WP 94 Syphilis Has Emerged As a Common Co-Infection at HIV Diagnosis

Tuesday, June 10, 2014
International Ballroom
Anuradha Ganesan, MBBS, MPH1, Octavio Mesner, MS2, Ionut Bebu, PhD2, Chip Bradley, MS2, Mary Bavaro, MD3, Jason Okulicz, MD4, Timothy Whitman, MD5, Brian Agan, MD2 and Grace Macalino, PhD6, 1Division of Infectious Diseases, WRNMMC, Infectious Disease Clinical Research Program, Uniformed Services University, Bethesda, MD, 2Infectious Disease Clinical Research Program, Department of Preventive Medicine and Biometrics, Uniformed Services University, Rockville, MD, 3Infectious Diseases Clinical Research Program, Naval Medical Center San Diego, San-Diego, CA, 4Infectious Disease Clinical Research Program, San Antonio Military Medical Center, Fort Sam Houston, TX, 5Infectious Disease Clinical Research Program, Walter Reed National Medical Center, Bethesda, MD, 6Infectious Disease Clinical Research Program, Department of Preventive Medicine and Biometrics, Uniformed Services University, Bethesda, MD

Background:  Genital ulcerative diseases, including syphilis, increase the risk of transmitting and acquiring HIV.  Since 2000, syphilis has emerged as a significant public health problem. However, there is limited contemporaneous information on the rates and risk factors for syphilis co-infection in those newly diagnosed with HIV.  

Methods:  We used results of serially collected data to examine rates, trends, and risk factors for syphilis co-infection at HIV diagnosis in the Natural History Study (NHS), a cohort comprised of Department of Defense beneficiaries. Eligible subjects enrolled in the NHS between the calendar years 2000-2012.  We defined subjects as having syphilis co-infection if they had a confirmed positive non-treponemal (NTr) test within 6 months of their HIV diagnosis.  Baseline risk factors (age, gender, ethnicity, sexual orientation, year of HIV diagnosis) were assessed using a logistic regression model.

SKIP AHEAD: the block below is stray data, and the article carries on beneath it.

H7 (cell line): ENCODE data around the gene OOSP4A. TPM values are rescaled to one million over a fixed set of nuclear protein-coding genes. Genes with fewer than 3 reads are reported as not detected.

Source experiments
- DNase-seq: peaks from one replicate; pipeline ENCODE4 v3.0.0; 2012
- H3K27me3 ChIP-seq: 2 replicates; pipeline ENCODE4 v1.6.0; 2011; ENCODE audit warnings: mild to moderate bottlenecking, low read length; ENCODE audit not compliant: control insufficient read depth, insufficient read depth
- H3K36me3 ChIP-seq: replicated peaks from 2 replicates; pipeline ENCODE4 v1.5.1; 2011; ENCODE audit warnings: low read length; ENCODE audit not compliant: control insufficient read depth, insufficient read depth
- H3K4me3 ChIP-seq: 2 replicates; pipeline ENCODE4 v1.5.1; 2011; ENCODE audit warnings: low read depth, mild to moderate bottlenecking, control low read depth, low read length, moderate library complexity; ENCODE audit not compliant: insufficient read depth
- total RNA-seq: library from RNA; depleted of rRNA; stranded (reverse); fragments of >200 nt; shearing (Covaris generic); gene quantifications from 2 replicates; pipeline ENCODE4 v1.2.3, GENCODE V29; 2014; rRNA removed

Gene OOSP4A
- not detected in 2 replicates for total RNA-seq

Results:  Between 2000 and 2012, 1262 [median age 28 years (IQR 23-35), 38% Caucasian, 42% African-American (AA) and 20% Hispanic/Other] subjects had NTr testing performed at HIV diagnosis.  The overall prevalence of syphilis co-infection was 8.3% (n=105).  In an unadjusted analysis, the prevalence of syphilis at HIV diagnosis increased on average by 2.1% per year (p=0.005). AA ethnicity [Referent {Ref} Caucasian; AA, Odds Ratio {OR} 1.92 (1.18-3.17); Hispanic/Other, OR 1.0 (0.52-1.86)],  calendar year of HIV diagnosis [Ref 2000-2004; 2005-2008, OR 2.72 (1.57-4.85); 2009-2012, OR 2.82 (1.57-5.20 ], and MSM behavior [Ref heterosexual; MSM, OR 2.17 (1.04-5.12); other/unknown, OR 1.31 (0.62-3.13)], were associated with concomitant syphilis. 

Conclusions:  About one in ten NHS subjects had concomitant syphilis at HIV diagnosis. Universal screening for syphilis was discontinued by the US military in the 90s.  Our observations suggest the utility of periodic syphilis screening should be re-assessed, especially for at risk military members (AA men and MSM).  Such screening programs may reduce incident HIV infections.